In my last guide, I showed how you could crack the combination of any Master Lock combination padlock in 8 tries or less using my online calculator. Now, as promised, I'll be showing you how I devised the attack, which is based off the well-known technique that reduces the 64,000 possible combinations of a Master Lock down to just 100. Here, I will be drilling open a Master combo lock to show you how the insides work.
Using a Dremel, I removed the vast majority of the lock's backplate so that you could actually see what's going on inside when turning the dial. Inside, there's a collar that keeps the shackle from coming out when the lock is opened.
There is also a lever (which falls into the disk indentations when the combination is entered), a latch (which the shackles pulls up, and which controls the lever), and a return spring (the bar that pushes the lever/latch back in place after opening or closing the shackle).
Also, there are three combination disks, one for each number of the combination. The first two are attached to the shaft on the backplate, with a spring in-between the first disk and the backplate, and small plastic spacers in-between the disks. The third is connected to the actual dial.
Each combination disk has a tooth on each side of it. When the dial is rotated a couple times, these teeth all connect and turn all of the disks simultaneously. This is where you would enter in the first number in the combination, so that the recess lines up with the lever.
Next, you would enter in the second number going the opposite way. The tooth on disk 3 catches on disk 2 and moves disk 2's recess into place, without moving disk 1. When the second number is set, moving the other direction will secure the recess of disk 3 in place with the final number.
However, not all teeth on the combination disks are actually used. The tooth on disk 1 facing the backplate is not needed, and is where the vulnerability comes in.
As you remember from my last guide, you had to find a resistant location. To do that, you would pull on the shackle, turn the dial, and wait for resistance. What is happening is that the unneeded tooth on disk 1 is actually slightly hitting the shackle collar, which also gets pulled up as you hold the shackle up.
In this example, our resistance location is at 8.5.
To find out how far that initial resistant number is from the real number, we can simply measure from the recess in the disk to the place where it should be under the lever.
To get an idea of how that affects the turn we need to make, we then have to find the circumference of the disk, which we do by measuring the distance across the disk and multiplying that number by pi (3.14). We then divide the circumference by the number of digits on the dial to get the distance in-between each digit, which can then help us figure out how many digits are needed to move the recess in the disk to under the lever.
For the third number, we take advantage of all of the notches surrounding disk 3, which interact with the lever when pulling up on the shackle with a lot of force. When you pull up on the shackle, you're looking for the resistant locations to plug into my online calculator, which is what makes my attack much simpler than the other well-known one that makes you find all of the resistant locations to see which has the biggest gap.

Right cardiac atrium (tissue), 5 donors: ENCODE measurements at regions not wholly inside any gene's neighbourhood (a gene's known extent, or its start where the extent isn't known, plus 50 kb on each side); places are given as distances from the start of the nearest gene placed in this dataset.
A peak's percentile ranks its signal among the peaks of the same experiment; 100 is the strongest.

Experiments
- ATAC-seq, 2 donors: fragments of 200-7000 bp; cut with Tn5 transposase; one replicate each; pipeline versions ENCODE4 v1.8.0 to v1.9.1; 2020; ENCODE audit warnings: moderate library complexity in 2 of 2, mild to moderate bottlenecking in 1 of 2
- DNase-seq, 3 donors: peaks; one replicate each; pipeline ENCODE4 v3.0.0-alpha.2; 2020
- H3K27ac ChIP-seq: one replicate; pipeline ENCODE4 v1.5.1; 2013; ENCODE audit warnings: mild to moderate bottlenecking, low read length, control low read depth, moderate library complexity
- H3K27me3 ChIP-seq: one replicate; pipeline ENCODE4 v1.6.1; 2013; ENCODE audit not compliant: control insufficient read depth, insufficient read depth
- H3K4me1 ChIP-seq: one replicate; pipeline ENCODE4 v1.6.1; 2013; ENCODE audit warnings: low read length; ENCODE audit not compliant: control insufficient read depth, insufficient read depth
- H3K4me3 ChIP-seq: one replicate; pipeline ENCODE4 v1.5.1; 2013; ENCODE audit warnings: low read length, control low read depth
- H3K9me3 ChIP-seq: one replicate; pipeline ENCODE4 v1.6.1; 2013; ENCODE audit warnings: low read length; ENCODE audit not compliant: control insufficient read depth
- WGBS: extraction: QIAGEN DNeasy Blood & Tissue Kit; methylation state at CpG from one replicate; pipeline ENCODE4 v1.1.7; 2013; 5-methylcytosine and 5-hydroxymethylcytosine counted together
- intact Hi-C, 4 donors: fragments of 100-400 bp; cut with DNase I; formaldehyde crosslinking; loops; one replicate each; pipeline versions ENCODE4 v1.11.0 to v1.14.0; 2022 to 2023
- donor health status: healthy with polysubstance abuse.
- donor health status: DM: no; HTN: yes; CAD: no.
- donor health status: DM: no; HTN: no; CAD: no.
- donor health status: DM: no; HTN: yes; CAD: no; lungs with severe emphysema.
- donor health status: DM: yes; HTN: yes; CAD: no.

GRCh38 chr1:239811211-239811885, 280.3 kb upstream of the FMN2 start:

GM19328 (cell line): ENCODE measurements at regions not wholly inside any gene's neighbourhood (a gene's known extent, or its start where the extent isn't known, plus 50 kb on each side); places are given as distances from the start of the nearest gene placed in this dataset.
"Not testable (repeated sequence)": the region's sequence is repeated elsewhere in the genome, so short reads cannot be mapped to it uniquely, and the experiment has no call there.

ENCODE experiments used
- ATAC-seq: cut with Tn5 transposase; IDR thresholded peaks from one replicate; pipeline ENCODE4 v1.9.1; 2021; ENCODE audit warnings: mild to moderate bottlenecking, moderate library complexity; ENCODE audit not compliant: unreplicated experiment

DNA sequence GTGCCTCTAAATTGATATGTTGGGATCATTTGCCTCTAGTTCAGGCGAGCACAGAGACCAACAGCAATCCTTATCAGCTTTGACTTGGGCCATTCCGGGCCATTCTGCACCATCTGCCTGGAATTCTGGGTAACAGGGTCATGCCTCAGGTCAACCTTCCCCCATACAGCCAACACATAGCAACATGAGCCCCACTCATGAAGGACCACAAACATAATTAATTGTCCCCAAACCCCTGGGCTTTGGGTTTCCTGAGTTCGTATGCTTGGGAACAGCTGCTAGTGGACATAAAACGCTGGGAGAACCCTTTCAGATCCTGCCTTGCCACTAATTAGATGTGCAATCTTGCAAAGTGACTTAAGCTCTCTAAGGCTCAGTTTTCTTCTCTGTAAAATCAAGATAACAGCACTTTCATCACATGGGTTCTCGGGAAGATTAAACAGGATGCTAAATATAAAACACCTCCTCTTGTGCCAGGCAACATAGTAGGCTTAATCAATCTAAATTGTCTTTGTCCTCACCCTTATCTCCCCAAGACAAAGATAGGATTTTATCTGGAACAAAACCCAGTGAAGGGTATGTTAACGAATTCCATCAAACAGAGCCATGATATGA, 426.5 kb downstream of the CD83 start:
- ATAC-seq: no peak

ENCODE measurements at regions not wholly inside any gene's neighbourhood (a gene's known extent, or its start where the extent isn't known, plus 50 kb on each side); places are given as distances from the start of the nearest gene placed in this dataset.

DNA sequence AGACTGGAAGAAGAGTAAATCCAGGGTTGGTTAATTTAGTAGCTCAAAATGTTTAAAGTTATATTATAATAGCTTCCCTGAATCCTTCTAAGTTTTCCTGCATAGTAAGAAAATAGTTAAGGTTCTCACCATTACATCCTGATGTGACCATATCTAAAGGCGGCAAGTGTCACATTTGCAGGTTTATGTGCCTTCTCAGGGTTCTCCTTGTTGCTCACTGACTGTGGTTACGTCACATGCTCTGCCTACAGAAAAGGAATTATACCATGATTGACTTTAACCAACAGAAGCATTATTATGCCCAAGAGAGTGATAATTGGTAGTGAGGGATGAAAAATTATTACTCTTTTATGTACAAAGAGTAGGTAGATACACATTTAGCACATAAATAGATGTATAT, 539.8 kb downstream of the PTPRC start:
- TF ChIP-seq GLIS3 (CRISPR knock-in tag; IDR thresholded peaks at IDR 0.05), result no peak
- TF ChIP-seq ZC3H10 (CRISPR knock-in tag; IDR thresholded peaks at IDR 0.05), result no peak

Here, you only need to find the first two locked position numbers and apply the rest mathematically. If our first two whole numbers are 3 and 10, you would then add 10 to each so our possibilities are 3, 10, 13, 20, 23, 30, 33, and 0.
Now, using the two locked positions found for disk 3 (ex. 3 and 10), we simply input that into my online calculator, along with the resistant location found on disk 1 (ex. 8.5), to get the first number of the combination (ex. 14), and two possible numbers for the third (ex. 10, 30).
This is possible because of the congruency between all of the three different numbers of the combination. The first and third numbers will be congruent, and have the same modulo of 4. So, if you divide the first number by 4, whatever the remainder is will be the same as the third number divided by 4. So, we can find the two possible third numbers by comparing the locked positions with the possible numbers for the first one (ex. 2, 6, 10, 14, 18, 22, 26, 30, 34, 38).
To see which of the two third numbers is right, pull up on the shackle and compare the two to see which has the biggest gap (that would be the correct number). In this case, it's 30.
To find the second number, it's congruent to modulo 4 + 2 compared to the third number modulo of 4. The 2 just means it's offset by 2. Finding these numbers will give us 10 possible combinations (ex. 0, 4, 8, 12, 16, 20, 24, 28, 32, 38).
But we can reduce it to 8 possible combinations because of the way that the lock is built. The tooth in disk 2 cannot be too close to the tooth in disk 3, which removes the possibility of the second and third number from being too close to each other, so we can cancel out any of the possible second numbers that are within 2 of the third number. So 28 and 32 are out in our example.
That means we're left with 0, 4, 8, 12, 16, 20, 24, and 38 as possibles for the second number. From here, we should be able to open the lock using one of the 8 possible combinations of 14 - [0, 4, 8, 12, 16, 20, 24, or 38] - 30.
Be sure to subscribe to my Applied Hacking newsletter below to keep up on future hacks. Soon, I'll be showing off my motorized, 3D printed Arduino-based device that can crack combo locks in under 30 seconds.